In order to pay for the Nation’s new healthcare program, the IRS hopes to raise $30 billion and they don’t plan on having a bake sale to get the cash. Under the Health Care and Education Reconciliation Act (P.L. 111-152) a 2.3% excise tax will be levied on medical equipment starting January 1st, 2013. Amid growing fears that the tax will have far reaching and negative impacts on the healthcare system, both Democrats and Republicans are coming together in hopes of repealing the excise tax.

Known as the Medical Device Tax, its aim is to generate revenues to help pay for the addition of health care benefits to millions of new Obamacare recipients. But how could a seemingly innocuous 2.3% tax hike on manufacturers of medical equipment have any impact on the citizen at large? At least they aren’t increasing my taxes you might think, right? Like a Trojan horse, this tax is being ushered into our cities but once inside the proverbial gates, it could destroy many of the innovative companies that develop and build the machines which make modern medicine possible, lead to job losses and an increase in health care costs, according to John A. Sparks from the Washington Times.1

We take for granted the wondrous, beeping, chirping and dripping, life-saving machines that fill our hospital room floors and stand vigil at our bedsides when we are sick. We have come to expect that scanning MRI, Ultra Sound and X-Ray devices will help our doctors see into our bodies, diagnose, and treat our medical conditions. As my boss likes to quote from the Pearson, Sabin, Emanuel book, “No Margin – No Mission”, the Medical Device Tax slices over half of the margin, or profit, from the companies hard at work, creating and manufacturing the equipment that make American modern medicine possible.

The attentive reader might ask how could a measly 2.3% tax confiscate over half of a business’s profits? First, this tax is imposed on revenue, not profit, like most commerce taxes. To understand, if a business develops and makes an MRI machine that generates $1 million in its first year of sales, but has only seen an actual profit, after all business expenses, of $40,000 the company would be taxed on that $40,000. The government would take its share of the profits. However, this tax is levied on revenue, not profits. Instead of taking a percentage of the $40,000 profit, the government will take 2.3% off the $1 million in revenue or $23,000. That’s 58% - more than half the company’s profits – if they even have profits. It may take years for the revenue from a new device to generate a profit but the company is required to pay out 2.3% on revenue, regardless, ensuring many companies could be forced to close their doors.

Foreseeing the negative impact, the tax will have on the financial future of the medical technology industry, investment in health care technology companies has already begun to retreat, reaching anemic levels. Elizabeth McDonald, noted business journalist explains that capital funding for the medical equipment industry during the third quarter of 2012 reached the lowest it has been in almost a decade.1 According to a Price Waterhouse Coopers paper published August 2011 a broad coalition of medical technology companies and leading associations consisting of over 400 companies, the U.S. Chamber of Commerce and other investment firms all believe the new tax will lead to job losses, reduction in research and development and burdensome administration. The tax will “harm patient care and thwart innovation and job creation at a time when we can least afford it, “ said Mark Leahey, President and CEO of the Medical Device Manufacturers Association (MDMA).2 Bruce Josten, Executive Vice President for Government Affairs at the U.S. Chamber of Commerce echoes Leahey’s statement saying that, “Allowing the medical device excise tax to take effect would undermine patient care, stifle innovation in medical technology, and further damage our economy.”3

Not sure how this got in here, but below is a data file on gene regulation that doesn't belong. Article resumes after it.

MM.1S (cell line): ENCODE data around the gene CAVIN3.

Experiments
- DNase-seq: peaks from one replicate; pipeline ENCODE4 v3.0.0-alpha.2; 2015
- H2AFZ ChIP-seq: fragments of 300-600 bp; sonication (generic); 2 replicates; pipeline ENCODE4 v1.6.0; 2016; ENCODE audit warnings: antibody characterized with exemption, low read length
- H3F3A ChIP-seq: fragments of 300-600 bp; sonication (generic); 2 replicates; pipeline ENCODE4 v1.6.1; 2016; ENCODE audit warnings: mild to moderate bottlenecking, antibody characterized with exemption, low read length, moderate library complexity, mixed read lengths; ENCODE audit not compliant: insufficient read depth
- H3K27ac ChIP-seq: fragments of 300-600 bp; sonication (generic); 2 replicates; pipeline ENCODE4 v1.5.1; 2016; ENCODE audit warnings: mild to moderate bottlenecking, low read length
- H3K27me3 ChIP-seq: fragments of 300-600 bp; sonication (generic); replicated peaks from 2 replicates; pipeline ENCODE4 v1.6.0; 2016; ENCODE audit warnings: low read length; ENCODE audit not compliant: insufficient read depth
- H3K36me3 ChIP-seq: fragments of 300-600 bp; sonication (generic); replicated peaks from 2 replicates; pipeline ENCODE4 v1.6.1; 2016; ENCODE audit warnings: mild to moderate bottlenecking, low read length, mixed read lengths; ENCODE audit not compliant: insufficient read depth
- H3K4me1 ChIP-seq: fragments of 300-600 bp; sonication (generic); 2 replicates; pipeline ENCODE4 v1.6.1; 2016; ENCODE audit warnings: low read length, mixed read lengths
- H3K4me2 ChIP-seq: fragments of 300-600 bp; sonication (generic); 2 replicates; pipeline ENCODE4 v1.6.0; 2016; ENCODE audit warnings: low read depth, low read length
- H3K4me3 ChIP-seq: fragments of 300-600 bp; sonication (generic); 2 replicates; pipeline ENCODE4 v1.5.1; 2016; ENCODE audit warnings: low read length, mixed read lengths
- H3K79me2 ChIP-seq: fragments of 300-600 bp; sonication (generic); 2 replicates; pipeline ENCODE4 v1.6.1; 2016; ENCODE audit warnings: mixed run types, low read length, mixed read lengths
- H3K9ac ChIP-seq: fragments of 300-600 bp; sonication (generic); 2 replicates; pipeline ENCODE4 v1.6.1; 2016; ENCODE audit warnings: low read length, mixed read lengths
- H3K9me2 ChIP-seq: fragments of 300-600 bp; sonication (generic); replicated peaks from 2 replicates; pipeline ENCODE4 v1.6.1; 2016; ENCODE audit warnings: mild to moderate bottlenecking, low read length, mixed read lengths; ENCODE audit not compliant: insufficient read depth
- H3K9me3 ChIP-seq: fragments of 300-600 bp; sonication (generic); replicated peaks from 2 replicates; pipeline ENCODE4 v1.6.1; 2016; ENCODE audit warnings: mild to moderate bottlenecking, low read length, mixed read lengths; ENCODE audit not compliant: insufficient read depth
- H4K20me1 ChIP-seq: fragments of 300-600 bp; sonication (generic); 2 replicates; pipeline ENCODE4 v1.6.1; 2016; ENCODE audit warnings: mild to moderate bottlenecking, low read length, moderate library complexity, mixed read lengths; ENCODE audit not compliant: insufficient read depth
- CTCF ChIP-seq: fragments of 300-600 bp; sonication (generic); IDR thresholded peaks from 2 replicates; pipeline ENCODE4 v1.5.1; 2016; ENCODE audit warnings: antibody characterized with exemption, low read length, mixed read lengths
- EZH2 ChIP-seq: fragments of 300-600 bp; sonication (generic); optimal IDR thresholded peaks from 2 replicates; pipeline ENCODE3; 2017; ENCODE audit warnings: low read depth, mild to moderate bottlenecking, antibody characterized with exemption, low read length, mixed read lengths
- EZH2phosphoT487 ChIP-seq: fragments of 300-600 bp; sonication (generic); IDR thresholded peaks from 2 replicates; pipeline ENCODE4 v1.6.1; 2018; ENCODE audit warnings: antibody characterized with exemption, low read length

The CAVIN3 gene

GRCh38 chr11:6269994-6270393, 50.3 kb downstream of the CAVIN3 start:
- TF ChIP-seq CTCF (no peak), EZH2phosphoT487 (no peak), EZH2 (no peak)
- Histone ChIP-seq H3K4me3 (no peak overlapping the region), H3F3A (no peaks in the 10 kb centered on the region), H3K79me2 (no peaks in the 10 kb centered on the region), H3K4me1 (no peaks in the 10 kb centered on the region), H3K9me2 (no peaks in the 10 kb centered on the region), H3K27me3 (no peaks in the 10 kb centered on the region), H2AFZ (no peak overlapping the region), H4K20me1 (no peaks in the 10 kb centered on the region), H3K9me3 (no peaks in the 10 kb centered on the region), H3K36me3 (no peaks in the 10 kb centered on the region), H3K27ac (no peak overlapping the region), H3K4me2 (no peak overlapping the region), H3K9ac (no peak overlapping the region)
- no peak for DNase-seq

The Medical Equipment Tax has US manufacturers of medical products scrambling to raise prices, eliminate jobs and revise their business strategies. Congress wants you to think the tax won’t affect the general consumer since it’s not imposed directly on you. Remember, “No Margin – No Mission” and without profits, the medical device industry will languish,  irreparably damaging healthcare on the whole.  Although it’s aim was to raise money to pay for Obamacare, the Medical Device Tax may hobble the health care system it is intended to fund.

How do you think the Medical Device Tax will impact you and your healthcare?

Craig Hood is Executive Vice President of Scrip Companies and Founder of Allegro Medical (, the leading online supplier of medical equipment and home health care supplies.

1The Washington Times – “Obamacare tax on medical devices hurts jobs and health”

2Medical Device Manufacturers Association (MDMA) – “Broad Coalition Urges Congressional Leaders to Repeal Medical Device Tax”, July 18, 2011

3Price Waterhouse Coopers (PWC) - Medtechfocus, “Med tech companies further debate over US competitiveness, raise question about impact of excise tax on innovation”, August 16, 2011